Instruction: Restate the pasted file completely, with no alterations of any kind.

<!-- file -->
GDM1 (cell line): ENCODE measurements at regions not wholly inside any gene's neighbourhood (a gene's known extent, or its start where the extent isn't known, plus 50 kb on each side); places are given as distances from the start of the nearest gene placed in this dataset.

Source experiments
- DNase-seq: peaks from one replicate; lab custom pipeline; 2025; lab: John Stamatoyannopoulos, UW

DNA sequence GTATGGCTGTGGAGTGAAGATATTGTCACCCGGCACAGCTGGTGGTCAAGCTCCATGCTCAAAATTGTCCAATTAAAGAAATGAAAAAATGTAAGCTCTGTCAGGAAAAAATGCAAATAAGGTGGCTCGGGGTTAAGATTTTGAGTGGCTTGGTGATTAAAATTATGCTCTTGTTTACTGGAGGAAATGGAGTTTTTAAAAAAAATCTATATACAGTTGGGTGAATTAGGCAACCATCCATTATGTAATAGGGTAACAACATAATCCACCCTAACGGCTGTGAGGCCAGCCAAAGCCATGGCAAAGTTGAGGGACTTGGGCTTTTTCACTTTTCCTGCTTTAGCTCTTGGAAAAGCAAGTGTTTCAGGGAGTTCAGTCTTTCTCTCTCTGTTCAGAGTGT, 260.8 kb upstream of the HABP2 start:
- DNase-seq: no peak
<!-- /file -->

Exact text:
GDM1 (cell line): ENCODE measurements at regions not wholly inside any gene's neighbourhood (a gene's known extent, or its start where the extent isn't known, plus 50 kb on each side); places are given as distances from the start of the nearest gene placed in this dataset.

Source experiments
- DNase-seq: peaks from one replicate; lab custom pipeline; 2025; lab: John Stamatoyannopoulos, UW

DNA sequence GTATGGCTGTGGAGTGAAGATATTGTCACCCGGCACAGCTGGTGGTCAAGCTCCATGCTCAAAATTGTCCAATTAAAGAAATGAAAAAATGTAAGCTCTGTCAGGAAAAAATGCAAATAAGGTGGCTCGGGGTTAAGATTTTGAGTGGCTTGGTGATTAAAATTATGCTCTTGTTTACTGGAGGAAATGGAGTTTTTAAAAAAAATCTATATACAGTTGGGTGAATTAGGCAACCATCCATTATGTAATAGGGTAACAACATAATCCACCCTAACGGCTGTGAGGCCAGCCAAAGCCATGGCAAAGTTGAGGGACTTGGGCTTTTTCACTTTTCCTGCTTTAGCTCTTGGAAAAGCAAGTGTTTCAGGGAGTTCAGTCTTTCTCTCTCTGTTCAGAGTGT, 260.8 kb upstream of the HABP2 start:
- DNase-seq: no peak